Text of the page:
Minimize ergot risk next year
Ergot was a problem in wheat in South Dakota this year. So what should you do next year to make sure it is not a problem next year?
Here are four steps that South Dakota State University Extension agronomist Bob Fanning and SDSU Extension plant pathologist Emmanuel Byamukama suggest:
• Select seed free of the ergot sclerotia.
• Don’t plant wheat in a field that had ergot this year.
• Rotate to a different crop.
• Mow grasses around the border of fields with a history of ergot before heading. It will reduce the risk of the disease spreading.
The majority of the 2014 wheat crop was very good in South Dakota, but ergot was widespread, Fanning says.
Many of the ergot-infested fields seemed to be those that matured later than most, such as some of the spring wheat, later-planted and later-maturing winter wheat varieties, and fields with thin stands. In at least one field of winter wheat, many of the heads containing ergot bodies were late tillers.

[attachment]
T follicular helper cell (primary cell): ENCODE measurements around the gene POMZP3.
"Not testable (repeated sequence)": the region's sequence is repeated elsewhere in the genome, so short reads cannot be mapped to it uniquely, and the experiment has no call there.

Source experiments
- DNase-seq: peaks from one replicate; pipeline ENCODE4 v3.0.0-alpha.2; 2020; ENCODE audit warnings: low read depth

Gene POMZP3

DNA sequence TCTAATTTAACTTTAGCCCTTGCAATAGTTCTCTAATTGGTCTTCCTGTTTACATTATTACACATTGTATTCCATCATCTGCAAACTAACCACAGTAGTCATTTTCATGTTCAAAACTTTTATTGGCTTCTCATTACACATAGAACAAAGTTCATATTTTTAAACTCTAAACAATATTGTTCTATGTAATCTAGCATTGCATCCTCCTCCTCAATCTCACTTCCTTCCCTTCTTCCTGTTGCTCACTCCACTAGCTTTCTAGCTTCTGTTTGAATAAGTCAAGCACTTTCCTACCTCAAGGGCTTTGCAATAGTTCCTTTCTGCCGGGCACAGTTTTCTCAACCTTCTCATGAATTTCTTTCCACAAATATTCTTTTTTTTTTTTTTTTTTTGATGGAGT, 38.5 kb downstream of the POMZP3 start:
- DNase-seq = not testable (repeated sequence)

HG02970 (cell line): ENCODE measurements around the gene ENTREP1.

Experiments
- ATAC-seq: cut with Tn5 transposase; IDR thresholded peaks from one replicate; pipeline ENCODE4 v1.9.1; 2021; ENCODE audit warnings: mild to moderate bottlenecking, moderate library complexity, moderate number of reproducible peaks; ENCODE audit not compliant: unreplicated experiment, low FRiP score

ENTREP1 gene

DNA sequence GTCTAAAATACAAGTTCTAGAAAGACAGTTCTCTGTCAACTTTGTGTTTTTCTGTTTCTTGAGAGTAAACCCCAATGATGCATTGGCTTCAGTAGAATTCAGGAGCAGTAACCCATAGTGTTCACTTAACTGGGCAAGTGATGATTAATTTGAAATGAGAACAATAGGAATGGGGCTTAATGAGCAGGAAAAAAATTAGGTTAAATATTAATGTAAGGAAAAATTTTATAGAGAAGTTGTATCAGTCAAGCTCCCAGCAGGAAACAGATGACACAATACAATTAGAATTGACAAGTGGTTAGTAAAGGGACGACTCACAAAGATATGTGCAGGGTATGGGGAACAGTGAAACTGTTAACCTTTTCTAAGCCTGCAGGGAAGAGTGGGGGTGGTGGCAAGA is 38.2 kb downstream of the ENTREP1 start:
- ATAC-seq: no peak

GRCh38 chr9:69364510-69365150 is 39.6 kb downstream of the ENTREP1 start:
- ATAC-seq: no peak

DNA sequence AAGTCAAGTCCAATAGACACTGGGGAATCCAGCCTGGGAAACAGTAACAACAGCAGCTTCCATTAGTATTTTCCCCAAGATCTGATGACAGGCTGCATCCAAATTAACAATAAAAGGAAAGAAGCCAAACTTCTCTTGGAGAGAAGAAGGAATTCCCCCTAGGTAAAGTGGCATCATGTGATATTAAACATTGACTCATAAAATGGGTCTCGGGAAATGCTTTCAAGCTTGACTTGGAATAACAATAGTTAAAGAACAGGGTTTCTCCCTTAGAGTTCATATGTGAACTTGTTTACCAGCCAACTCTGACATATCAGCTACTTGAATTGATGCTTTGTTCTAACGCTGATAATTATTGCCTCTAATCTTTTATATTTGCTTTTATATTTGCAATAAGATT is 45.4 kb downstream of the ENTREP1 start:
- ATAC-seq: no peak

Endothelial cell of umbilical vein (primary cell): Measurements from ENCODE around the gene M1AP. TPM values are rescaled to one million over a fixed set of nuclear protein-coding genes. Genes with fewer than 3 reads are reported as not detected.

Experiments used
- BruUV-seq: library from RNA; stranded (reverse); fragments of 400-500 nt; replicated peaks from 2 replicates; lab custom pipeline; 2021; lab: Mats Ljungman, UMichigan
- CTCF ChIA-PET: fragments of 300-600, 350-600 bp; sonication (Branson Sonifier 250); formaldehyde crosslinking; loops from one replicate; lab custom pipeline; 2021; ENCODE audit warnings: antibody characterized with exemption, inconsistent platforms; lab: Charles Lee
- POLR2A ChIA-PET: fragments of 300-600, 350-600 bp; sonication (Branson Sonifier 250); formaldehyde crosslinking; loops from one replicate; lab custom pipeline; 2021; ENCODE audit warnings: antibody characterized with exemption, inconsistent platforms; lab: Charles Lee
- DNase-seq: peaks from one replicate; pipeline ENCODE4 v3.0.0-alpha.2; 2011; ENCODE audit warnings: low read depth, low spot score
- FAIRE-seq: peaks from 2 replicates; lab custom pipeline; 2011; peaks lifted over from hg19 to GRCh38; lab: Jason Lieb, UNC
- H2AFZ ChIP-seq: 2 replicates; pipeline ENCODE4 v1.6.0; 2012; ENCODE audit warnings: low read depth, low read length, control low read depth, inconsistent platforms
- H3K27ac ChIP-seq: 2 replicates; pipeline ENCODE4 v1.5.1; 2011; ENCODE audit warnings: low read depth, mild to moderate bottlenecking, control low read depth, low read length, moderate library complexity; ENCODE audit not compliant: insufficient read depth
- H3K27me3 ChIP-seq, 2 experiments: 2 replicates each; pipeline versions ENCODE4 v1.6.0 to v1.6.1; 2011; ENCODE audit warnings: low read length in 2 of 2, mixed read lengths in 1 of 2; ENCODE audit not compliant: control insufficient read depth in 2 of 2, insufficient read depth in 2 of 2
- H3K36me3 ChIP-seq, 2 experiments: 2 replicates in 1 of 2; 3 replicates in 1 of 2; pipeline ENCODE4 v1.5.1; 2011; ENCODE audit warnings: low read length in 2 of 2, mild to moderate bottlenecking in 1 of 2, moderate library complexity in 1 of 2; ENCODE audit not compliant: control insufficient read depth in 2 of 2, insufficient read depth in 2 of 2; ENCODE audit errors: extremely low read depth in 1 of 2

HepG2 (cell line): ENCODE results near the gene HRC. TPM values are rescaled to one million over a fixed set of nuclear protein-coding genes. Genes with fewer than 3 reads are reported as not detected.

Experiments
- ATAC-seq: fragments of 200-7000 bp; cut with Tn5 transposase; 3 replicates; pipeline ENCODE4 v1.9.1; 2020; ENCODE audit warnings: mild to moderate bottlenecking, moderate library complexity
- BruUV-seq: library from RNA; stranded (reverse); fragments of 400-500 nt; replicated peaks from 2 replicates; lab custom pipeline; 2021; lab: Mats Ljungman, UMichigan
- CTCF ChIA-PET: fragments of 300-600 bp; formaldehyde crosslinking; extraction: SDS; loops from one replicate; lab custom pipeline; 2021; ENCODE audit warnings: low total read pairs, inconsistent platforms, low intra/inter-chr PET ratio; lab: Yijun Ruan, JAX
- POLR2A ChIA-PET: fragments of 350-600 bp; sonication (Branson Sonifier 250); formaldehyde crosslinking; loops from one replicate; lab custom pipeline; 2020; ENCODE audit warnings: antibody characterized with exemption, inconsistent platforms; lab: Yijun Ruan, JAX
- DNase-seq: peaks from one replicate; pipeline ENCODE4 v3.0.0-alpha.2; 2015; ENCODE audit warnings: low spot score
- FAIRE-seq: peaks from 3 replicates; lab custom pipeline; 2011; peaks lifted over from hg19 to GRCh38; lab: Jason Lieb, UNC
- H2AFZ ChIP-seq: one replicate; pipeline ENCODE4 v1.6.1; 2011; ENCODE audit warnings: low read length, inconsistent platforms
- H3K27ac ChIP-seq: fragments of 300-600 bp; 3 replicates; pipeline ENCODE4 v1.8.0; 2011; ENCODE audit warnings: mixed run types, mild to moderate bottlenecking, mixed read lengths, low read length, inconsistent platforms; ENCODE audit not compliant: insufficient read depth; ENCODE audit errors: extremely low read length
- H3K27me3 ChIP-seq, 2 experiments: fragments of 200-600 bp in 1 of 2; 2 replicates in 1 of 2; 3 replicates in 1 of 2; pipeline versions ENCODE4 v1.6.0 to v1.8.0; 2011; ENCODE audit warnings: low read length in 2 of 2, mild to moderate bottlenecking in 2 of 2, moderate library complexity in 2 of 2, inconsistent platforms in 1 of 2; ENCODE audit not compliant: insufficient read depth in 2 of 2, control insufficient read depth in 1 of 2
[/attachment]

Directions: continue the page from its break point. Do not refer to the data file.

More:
There are at least a couple of explanations of what happened, according Byamukama. Infected fields were flowering when particularly wet, humid conditions prevailed. There also may have been some secondary infection from wheat, rye and/or grasses that developed ergot earlier, along with ergot developing from primary infection via spores. Prior to the dark purple to black sclerotia (ergot bodies) found replacing the grain, infected florets exude “honeydew,” which can spread ergot to by physical contact and insects.
Ergot bodies forming in the heads of grasses can increase the incidence of ergot in wheat due to secondary infection .
Ergot has been around for many years, and whether it will become more common depends on weather conditions when wheat is flowering and the amount of inoculum in around the field, the specialists say.
If you do see ergot next year, don’t waste money on fungicide trying to control it. No fungicide is labeled, and none is believed to provide significant reduction of ergot. Fungicide decisions at wheat flowering should be based on the risk of scab and other diseases, and weather conditions during that time.
Source: SDSU Extension
This article published in the October, 2014 edition of DAKOTA FARMER.
All rights reserved. Copyright Farm Progress Cos. 2014.